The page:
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About the Story
Matters of life from the viewpoint of a deer
Audience Choice--Best Animals, Best Nonhuman Protagonist, Most Realistic, Main Festival - Spring Thing 2021
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Number of Reviews: 3
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There’s a lot of IF out there with nonhuman protagonists – monster, aliens, what have you – but Secret of Nara is fairly unique in featuring a totally normal, non-talking, non-anthropomorphized animal. The game walks a fine line, portraying the deer who serves as the viewpoint character as resolutely nonhuman, while still providing enough of a window into their experience to allow for decisions to be legible. The writing can occasionally veer into over-abstraction, and the story, such as it is, is very much low-conflict, but I found the game a meditative pleasure to experience.
The prose is the main thing to talk about with this one. It does a good job of conveying really concrete, specific information about how the protagonist and other deer are behaving, and what they encounter in the environment. There’s no cheating – the deer’s thoughts are primarily emotions, not words, and while they probably have a clearer idea of what other deer are trying to communicate with their actions than a human would upon observing the same behavior, it still takes some work to decipher. Combined with the serene natural setting – a mountain and forest – there’s some lovely imagery here. This is an early passage I liked, where the deer reflects on their solitary existence:
"Cold winds brushing against your fur, peaceful stillness, and empty presence have been your every day for as far as you remember."
Occasionally the challenge of conveying a nonhuman mind can leave the prose feeling a bit airy, and there are moments of awkward phrasing, but the writing is generally strong, and a major draw.
Structurally, there’s a fair bit of branching – in each of my four playthroughs, a different incident served as the climax of the story, though they’re all decidedly low-key, like having a funny moment with a tourist or helping another deer. I liked this approach, since trying to make decisions lead to dramatically different outcomes, rather than leading to different scenes, probably would have made them heavier and more dramatic than the story would support. And that’s a good illustration of why Secret of Nara works so well: it’s a disciplined game, knowing exactly what to do to realize its novel premise.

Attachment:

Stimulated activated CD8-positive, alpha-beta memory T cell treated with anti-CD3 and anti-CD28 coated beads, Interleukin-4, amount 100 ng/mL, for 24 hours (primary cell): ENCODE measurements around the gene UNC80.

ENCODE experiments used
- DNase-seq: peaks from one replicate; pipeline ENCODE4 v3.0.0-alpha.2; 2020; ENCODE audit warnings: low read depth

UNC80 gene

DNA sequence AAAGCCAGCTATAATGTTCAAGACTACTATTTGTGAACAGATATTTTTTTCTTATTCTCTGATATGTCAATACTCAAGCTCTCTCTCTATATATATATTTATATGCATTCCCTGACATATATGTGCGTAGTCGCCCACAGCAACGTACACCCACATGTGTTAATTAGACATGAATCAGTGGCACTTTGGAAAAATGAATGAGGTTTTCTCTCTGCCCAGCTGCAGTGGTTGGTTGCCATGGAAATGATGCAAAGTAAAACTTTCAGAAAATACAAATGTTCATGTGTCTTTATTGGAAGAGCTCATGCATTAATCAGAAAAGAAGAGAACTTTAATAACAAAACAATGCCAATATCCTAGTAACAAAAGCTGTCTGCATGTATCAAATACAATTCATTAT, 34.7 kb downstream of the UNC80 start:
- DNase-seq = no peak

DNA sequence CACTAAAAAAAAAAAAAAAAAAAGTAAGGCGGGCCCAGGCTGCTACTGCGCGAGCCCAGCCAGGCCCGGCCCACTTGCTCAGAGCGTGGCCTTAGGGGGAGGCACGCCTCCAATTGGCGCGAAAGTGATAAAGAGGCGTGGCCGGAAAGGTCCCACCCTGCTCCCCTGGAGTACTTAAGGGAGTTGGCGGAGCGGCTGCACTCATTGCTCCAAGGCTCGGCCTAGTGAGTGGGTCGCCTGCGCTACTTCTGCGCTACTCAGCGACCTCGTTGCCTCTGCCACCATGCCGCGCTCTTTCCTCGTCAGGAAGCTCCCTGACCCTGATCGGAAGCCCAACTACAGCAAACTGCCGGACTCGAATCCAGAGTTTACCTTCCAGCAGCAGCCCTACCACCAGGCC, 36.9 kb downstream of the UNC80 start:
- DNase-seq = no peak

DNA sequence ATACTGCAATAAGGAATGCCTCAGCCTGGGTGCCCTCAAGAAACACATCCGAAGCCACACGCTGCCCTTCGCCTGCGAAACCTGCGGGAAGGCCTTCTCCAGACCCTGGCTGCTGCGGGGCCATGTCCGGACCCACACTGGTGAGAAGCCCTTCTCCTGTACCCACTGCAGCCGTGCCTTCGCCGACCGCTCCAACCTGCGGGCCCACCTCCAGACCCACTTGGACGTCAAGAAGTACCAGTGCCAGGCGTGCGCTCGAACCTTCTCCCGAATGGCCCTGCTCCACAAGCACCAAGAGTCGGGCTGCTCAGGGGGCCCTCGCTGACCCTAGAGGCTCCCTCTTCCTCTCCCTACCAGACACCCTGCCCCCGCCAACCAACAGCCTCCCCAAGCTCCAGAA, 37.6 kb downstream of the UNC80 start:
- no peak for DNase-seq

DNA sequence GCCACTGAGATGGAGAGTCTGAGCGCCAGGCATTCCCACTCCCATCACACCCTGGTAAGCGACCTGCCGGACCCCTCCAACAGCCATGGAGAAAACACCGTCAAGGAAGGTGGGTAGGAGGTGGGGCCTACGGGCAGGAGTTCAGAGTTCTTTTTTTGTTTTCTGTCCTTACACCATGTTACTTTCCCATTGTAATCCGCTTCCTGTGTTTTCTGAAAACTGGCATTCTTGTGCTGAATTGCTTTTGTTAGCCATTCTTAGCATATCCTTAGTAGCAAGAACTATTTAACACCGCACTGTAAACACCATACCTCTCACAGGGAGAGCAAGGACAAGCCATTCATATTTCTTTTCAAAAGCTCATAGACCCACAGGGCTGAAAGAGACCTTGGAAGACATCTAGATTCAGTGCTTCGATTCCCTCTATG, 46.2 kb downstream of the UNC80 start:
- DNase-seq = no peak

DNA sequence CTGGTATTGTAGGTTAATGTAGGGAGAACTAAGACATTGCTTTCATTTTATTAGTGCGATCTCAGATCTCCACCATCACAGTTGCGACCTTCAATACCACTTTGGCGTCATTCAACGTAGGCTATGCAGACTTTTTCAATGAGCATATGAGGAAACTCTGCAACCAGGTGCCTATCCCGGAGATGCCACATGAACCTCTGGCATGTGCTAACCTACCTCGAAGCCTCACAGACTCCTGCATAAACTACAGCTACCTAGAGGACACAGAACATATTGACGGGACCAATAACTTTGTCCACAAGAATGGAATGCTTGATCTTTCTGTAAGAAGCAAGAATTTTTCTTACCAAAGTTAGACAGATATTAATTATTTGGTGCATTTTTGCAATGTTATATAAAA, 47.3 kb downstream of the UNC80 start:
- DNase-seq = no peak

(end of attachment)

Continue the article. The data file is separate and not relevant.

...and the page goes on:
You're a deer. You do deer things. It's pretty cute. The whole game is over in 10 to 15 minutes, maybe 30 if you decide to use the back button to explore all endings.
The language is strange, perhaps intentionally strange, but at some places it seems just accidentally ungrammatical.
(Spoiler - click to show)At one point, you meet a deer who's hurt, and you have the option to try to save the deer. You do, but the other deer then apparently walks away from the accident, apparently uninjured…? This seems like a bug.
This nice-looking Twine game is by Ralfe Rich, an author I've seen a few games by in recent years.
It's a peaceful tale where you play a kind of wild creature (I imagined a moose or deer) wandering about, choosing whether to be solitary or part of a group, etc.
The branching structure has some early endings and some later endings, allows for some customization of personality but little strategy, as endings generally come as a surprise.
The writing is pretty but vague, so vague that it loses some of its charm. I think it could have been grounded more somehow, with more specificity or data from the senses. For instance:
"You are not sure what to make of such things. You have been fixed in what you know and believe for so long. Such thoughts dance in your mind as you question if your being is taking on a metamorphosis. Changing what you value, what you hold dear.
I think this is poetic, but these words could apply to almost every character in every story in every genre. I could use a little more about this story, now. There's some of that later on.
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